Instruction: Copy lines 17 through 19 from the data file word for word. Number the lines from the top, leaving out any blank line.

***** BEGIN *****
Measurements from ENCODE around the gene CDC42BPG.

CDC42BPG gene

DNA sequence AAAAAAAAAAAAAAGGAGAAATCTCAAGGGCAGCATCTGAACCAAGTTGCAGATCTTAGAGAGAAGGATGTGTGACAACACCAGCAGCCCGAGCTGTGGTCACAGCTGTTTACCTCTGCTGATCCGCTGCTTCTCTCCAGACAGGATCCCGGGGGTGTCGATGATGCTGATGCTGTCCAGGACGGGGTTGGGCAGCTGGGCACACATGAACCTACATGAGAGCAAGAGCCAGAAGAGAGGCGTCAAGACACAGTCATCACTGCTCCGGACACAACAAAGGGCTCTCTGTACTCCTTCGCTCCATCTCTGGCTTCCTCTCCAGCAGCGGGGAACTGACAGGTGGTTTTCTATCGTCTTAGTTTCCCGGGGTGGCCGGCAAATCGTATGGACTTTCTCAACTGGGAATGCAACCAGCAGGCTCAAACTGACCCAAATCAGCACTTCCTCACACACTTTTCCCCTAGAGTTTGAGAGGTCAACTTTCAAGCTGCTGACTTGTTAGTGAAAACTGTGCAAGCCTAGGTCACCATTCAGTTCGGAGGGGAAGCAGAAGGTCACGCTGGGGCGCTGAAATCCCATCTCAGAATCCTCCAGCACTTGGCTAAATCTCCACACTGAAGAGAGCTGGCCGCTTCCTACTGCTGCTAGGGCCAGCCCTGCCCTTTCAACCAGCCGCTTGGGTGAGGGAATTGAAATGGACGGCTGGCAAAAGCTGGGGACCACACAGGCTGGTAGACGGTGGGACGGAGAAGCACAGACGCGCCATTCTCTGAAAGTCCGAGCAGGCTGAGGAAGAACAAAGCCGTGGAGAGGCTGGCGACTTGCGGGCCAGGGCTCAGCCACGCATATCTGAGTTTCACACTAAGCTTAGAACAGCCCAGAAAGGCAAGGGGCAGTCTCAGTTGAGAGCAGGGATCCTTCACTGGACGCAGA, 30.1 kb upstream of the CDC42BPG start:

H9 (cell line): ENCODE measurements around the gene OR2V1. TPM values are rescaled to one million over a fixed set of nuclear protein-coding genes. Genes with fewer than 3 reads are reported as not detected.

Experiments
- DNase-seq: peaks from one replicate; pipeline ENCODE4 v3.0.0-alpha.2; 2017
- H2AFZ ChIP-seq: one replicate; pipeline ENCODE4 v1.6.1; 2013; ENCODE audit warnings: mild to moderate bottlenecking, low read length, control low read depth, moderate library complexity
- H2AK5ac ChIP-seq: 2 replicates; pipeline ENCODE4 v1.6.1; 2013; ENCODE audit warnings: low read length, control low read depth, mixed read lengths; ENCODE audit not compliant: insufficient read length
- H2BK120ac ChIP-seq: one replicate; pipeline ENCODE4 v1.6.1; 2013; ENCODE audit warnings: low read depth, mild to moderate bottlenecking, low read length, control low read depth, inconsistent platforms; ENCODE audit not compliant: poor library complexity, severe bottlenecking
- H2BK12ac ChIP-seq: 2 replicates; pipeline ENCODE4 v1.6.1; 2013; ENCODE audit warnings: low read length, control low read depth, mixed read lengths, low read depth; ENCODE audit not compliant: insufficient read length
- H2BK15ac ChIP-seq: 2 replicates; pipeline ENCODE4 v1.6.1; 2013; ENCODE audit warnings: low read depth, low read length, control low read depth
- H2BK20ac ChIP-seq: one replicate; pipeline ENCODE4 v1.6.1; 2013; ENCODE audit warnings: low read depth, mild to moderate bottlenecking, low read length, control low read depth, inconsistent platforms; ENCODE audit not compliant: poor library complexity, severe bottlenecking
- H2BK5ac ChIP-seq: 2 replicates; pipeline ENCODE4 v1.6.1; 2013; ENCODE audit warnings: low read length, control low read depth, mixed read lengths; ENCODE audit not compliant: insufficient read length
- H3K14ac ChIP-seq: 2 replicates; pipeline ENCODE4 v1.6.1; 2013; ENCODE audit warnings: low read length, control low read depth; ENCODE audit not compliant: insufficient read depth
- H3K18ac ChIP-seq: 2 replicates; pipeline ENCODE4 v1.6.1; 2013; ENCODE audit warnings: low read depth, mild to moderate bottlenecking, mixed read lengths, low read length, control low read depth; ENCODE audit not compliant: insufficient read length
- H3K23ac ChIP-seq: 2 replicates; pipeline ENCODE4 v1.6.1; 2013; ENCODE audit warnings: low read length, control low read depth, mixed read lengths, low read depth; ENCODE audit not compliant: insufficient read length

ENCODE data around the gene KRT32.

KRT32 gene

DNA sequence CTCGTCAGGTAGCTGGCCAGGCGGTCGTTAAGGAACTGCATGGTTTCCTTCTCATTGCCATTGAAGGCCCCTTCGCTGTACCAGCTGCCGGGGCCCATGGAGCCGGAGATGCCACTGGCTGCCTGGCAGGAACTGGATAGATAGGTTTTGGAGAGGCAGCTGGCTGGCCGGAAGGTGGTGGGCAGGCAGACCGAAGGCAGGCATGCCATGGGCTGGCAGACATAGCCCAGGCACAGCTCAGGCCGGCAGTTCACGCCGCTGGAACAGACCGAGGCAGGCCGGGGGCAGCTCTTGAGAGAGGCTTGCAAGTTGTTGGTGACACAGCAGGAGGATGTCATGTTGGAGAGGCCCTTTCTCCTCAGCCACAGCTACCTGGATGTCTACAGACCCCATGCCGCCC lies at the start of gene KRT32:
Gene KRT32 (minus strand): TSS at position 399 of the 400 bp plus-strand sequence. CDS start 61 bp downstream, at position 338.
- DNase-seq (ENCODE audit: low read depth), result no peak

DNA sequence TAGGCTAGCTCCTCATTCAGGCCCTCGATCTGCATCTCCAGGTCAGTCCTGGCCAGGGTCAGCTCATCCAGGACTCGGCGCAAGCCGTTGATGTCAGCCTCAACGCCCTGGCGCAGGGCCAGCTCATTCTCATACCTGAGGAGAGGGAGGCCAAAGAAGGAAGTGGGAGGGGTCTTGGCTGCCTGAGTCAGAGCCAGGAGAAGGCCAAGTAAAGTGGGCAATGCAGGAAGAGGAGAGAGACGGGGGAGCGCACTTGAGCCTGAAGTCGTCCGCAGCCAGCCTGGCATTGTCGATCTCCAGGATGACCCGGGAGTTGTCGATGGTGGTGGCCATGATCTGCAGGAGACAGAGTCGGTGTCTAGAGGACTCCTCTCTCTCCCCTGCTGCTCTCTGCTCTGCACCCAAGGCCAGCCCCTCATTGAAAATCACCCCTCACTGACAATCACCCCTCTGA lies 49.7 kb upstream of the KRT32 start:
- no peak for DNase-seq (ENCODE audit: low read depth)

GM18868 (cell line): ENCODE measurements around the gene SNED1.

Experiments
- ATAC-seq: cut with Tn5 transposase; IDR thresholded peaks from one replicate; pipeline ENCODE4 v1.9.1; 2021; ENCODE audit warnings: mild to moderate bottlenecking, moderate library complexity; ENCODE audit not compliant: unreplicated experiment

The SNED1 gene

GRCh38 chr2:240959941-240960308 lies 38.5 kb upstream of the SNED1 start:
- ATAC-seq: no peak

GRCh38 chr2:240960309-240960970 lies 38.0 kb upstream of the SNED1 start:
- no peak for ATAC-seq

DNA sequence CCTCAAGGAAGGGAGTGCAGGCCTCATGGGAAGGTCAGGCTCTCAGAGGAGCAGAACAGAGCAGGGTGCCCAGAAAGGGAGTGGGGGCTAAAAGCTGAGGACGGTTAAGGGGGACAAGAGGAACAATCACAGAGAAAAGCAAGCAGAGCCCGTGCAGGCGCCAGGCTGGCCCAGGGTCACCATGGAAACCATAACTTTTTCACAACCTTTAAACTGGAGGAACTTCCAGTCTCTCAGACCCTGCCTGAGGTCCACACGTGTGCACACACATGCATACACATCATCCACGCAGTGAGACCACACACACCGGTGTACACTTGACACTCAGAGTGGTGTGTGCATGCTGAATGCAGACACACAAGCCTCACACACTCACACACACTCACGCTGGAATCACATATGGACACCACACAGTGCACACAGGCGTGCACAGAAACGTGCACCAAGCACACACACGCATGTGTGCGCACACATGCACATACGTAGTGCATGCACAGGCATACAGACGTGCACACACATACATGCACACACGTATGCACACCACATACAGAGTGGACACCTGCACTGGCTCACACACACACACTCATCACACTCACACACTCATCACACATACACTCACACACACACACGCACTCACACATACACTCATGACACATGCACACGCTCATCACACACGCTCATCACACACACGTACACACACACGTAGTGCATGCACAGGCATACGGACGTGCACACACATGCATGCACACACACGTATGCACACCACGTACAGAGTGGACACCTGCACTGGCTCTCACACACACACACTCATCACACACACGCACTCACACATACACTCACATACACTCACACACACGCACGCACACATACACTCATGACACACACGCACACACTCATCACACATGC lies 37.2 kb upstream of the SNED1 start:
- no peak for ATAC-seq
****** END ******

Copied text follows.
ENCODE data around the gene KRT32.

KRT32 gene

DNA sequence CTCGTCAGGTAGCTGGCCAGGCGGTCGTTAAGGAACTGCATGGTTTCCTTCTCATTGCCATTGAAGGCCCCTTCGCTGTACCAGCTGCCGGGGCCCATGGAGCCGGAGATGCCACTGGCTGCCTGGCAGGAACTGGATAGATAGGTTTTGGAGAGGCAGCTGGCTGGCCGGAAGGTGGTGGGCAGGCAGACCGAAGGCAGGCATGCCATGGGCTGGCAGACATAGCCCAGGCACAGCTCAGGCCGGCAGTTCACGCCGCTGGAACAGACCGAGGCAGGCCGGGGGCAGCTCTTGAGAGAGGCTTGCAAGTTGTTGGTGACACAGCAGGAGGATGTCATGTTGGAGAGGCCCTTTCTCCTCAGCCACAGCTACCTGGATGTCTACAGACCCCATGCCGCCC lies at the start of gene KRT32: